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Population genetics reveals divergent lineages and ongoing hybridization in a declining migratory fish species complex

Abstract

Deciphering the effects of historical and recent demographic processes responsible for the spatial patterns of genetic diversity and structure is a key objective in evolutionary and conservation biology. Using population genetic analyses, we investigated the demographic history, the contemporary genetic diversity and structure, and the occurrence of hybridization and introgression of two species of anadromous fish with contrasting life history strategies and which have undergone recent demographic declines, the allis shad (Alosa alosa) and the twaite shad (Alosa fallax). We genotyped 706 individuals from 20 rivers and 5 sites at sea in Southern Europe at thirteen microsatellite markers. Genetic structure between populations was lower for the nearly semelparous species A. alosa, which disperses greater distances compared to the iteroparous species, A. fallax. Individuals caught at sea were assigned at the river level for A. fallax and at the region level for A. alosa. Using an approximate Bayesian computation framework, we inferred that the most likely long term historical divergence scenario between both species and lineages involved historical separation followed by secondary contact accompanied by strong population size decline. Accordingly, we found evidence for contemporary hybridization and bidirectional introgression due to gene flow between both species and lineages. Moreover, our results support the existence of at least one distinct species in the Mediterrannean sea: A. agone in Golfe du Lion area, and another divergent lineage in Corsica. Overall, our results shed light on the interplay between historical and recent demographic processes and life history strategies in shaping population genetic diversity and structure of closely related species. The recent demographic decline of these species’ populations and their hybridization should be carefully considered while implementing conservation programs.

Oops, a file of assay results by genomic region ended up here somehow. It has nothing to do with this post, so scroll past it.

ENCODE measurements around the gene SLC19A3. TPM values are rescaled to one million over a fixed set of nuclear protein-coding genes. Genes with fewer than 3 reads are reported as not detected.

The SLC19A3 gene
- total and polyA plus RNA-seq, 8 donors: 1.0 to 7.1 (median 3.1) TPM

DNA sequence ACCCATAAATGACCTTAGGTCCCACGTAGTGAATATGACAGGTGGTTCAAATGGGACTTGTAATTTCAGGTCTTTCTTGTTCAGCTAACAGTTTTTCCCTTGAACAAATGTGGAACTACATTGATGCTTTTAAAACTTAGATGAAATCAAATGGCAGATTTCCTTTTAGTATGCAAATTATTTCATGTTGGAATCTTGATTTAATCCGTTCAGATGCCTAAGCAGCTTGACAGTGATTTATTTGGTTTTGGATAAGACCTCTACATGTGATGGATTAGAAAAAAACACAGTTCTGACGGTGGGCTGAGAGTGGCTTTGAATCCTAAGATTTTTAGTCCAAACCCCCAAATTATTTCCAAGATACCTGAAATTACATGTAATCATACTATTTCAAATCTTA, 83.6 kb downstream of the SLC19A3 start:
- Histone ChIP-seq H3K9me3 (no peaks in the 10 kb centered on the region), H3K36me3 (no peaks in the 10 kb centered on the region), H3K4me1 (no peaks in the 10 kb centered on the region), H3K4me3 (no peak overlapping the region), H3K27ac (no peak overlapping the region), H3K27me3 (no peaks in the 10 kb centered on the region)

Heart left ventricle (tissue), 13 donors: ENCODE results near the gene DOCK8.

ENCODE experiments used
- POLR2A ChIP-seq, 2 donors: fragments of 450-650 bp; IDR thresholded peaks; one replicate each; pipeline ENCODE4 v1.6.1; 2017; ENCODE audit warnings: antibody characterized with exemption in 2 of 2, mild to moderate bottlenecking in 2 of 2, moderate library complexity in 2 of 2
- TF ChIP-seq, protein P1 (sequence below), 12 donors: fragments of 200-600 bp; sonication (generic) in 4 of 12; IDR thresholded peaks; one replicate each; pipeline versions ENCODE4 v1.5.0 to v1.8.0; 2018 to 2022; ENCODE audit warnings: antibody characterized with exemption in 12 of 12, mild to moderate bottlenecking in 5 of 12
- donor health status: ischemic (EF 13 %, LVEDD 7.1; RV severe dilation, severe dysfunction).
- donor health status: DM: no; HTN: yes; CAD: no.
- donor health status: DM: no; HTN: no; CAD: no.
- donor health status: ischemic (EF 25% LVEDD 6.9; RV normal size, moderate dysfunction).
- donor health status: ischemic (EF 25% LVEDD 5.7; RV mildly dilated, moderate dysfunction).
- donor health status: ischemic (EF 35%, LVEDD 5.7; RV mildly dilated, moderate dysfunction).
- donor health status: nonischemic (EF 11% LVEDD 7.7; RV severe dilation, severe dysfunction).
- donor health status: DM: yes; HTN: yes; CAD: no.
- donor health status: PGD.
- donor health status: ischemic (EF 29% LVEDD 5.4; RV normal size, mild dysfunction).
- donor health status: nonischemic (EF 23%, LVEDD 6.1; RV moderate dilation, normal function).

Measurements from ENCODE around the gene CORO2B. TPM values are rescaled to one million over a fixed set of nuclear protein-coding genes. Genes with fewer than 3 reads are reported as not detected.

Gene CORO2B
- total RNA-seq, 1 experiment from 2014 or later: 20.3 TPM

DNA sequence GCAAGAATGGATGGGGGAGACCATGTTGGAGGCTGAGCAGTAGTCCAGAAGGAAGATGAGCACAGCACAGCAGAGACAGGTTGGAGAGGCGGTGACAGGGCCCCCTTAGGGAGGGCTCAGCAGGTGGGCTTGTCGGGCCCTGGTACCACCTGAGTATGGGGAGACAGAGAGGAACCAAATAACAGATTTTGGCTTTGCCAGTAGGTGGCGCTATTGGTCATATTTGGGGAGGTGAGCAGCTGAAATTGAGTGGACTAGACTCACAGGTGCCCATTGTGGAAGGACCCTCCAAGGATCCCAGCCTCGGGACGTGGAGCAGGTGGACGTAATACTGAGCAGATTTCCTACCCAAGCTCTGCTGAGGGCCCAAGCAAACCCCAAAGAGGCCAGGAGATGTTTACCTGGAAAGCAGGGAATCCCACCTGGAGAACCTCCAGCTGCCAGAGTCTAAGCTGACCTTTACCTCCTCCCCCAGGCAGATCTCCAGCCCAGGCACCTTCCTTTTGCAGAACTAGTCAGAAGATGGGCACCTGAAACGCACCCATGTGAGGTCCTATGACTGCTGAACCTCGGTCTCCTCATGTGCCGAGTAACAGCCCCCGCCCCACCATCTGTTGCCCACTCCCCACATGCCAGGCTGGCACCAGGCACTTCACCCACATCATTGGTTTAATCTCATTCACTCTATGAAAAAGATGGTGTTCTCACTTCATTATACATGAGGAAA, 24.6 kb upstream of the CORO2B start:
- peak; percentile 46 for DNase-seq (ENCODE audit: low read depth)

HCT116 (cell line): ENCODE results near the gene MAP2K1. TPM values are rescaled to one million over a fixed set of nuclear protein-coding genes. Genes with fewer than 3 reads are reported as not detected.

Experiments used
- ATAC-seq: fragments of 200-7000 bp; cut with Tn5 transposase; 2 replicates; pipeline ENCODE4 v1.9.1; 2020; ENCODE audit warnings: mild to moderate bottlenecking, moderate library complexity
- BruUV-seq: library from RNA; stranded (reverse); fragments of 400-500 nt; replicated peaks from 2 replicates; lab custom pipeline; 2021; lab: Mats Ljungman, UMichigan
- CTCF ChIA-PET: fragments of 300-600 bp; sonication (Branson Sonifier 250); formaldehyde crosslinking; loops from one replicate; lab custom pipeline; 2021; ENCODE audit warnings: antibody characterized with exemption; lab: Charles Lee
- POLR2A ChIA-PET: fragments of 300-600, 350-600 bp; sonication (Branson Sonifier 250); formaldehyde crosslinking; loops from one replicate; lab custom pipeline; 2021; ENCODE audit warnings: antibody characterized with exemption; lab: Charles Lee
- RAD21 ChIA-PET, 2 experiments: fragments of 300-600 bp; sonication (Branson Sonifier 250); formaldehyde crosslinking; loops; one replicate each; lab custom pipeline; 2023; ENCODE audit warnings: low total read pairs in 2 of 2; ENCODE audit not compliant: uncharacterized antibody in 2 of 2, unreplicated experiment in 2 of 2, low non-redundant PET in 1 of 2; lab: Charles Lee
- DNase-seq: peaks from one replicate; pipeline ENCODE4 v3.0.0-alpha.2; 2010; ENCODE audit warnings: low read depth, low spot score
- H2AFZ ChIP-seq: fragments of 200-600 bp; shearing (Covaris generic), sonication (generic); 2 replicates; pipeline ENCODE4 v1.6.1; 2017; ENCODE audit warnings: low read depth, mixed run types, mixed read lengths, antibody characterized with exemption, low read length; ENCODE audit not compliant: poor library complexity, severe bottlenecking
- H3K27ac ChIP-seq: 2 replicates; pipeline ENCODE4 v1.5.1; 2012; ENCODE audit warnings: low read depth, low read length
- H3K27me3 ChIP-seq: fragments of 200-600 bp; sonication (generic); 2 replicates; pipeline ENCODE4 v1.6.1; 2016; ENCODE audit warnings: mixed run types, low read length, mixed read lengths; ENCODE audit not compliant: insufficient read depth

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Fig. 1: Map showing the location of sampling sites across France, United-Kingdom and Spain.
Fig. 2: Contrasted population genetic structure in the highly dispersive species (A. alosa) compared to the less dispersive species (A. fallax).
Fig. 3: Isolation by distance and phylogenetic clustering.
Fig. 4: Model of divergence and prior and posterior distribution of paramater estimates.

Data availability

Data are deposited on dryad (https://doi.org/10.5061/dryad.rn8pk0pdb) and code for ABC simulations are available on github https://github.com/QuentinRougemont/MicrosatDemogInference.

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Acknowledgements

We thank the many professional fishermen involved in gathering samples. We thank the institutions involved in collecting samples, namely people at INRAE, OFB and FDPPMA 14, 22, 50, and Migado association. We thank A. Xuereb for extensive revision of the manuscript grammar. This study was funded by the European Regional Development Fund (Transnational program Interreg IV. Atlantic Aquatic Resource Conservation Project).

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Conception: QR, GE, SL, JLB; Data Collection: QR, IL, YA, EL, EF, ER, FC, DJN, JLB; Molecular Laboratory: QR, ALB, SL; Data Analysis: QR, CP; Writing first draft: QR with help from SL and DJN; Reviewing: QR with input from all authors.

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Correspondence to Quentin Rougemont.

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Rougemont, Q., Perrier, C., Besnard, AL. et al. Population genetics reveals divergent lineages and ongoing hybridization in a declining migratory fish species complex. Heredity 129, 137–151 (2022). https://doi.org/10.1038/s41437-022-00547-9

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